The primacy of sports television: Olympic media, social networking services, and multi-screen viewing during the Rio 2016 games

Brett Hutchins, Jimmy Sanderson

Research output: Contribution to journalArticleResearchpeer-review

34 Citations (Scopus)


The Olympic Games are a global sports mega-event where the aggregation of mass audiences is still observable at a time when multiplying forms of personalized connective media – digital, mobile and social – are making inroads into media consumption habits. Using the 2016 summer Olympics in Rio de Janeiro, Brazil, as a case study, this article examines the intersections between (1) broadcast television coverage of the Games, (2) digital live streaming of Olympic events via desktop computing and mobile apps, and (3) the social networking services, Facebook, Instagram, Twitter, and Snapchat. It is argued that broadcast television anchors the flow of content across screens, with social networking services both extending the televisual logics of media sports coverage and emphasizing their own commercial influence and command of massive user numbers. This arrangement ultimately bolsters the power of television as the primary means through which sports mega-events are experienced.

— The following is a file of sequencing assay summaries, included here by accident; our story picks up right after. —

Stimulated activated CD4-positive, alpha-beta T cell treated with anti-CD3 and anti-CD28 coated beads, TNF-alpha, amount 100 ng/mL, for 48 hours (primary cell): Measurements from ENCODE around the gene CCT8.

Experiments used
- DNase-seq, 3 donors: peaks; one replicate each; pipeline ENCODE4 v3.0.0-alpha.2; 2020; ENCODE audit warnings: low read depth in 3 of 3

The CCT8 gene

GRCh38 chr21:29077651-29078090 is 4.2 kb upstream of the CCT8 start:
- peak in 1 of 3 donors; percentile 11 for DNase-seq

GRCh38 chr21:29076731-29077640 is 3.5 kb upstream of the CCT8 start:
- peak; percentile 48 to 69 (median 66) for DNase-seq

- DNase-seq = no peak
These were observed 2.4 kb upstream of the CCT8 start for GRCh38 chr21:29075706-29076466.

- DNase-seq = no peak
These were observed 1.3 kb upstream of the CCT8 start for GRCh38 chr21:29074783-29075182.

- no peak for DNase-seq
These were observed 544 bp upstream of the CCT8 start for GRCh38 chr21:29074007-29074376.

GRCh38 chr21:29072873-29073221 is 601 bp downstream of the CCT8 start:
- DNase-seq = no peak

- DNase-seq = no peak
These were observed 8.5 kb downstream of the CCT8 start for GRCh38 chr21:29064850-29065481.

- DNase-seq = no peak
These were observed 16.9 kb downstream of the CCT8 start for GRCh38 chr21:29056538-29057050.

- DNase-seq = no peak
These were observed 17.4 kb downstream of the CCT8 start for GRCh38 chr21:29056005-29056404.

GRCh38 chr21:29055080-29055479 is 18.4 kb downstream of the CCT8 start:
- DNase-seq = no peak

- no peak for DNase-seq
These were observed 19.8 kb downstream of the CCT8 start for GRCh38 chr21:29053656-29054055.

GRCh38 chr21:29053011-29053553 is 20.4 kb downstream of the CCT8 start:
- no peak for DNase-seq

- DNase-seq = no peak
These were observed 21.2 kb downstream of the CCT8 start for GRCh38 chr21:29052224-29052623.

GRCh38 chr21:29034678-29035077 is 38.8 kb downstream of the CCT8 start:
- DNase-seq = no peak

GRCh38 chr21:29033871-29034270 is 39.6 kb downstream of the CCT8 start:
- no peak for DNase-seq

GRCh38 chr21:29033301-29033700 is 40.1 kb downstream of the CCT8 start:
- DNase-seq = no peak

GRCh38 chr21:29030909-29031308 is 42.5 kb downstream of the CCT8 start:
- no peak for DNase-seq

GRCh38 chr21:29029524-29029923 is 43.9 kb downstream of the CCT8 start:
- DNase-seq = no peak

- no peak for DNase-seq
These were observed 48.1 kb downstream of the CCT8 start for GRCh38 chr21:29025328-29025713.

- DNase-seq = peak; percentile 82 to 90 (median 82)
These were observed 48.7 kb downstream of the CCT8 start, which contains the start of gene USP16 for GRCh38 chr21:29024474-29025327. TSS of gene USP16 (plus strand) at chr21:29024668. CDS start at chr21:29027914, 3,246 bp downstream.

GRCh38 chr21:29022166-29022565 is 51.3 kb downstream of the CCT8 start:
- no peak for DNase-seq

Original languageEnglish
Pages (from-to)32-43
Number of pages12
JournalMedia International Australia
Issue number1
Publication statusPublished - 2017


  • connected viewing
  • media events
  • media sports
  • mobile media
  • Snapchat
  • social media
  • sports media

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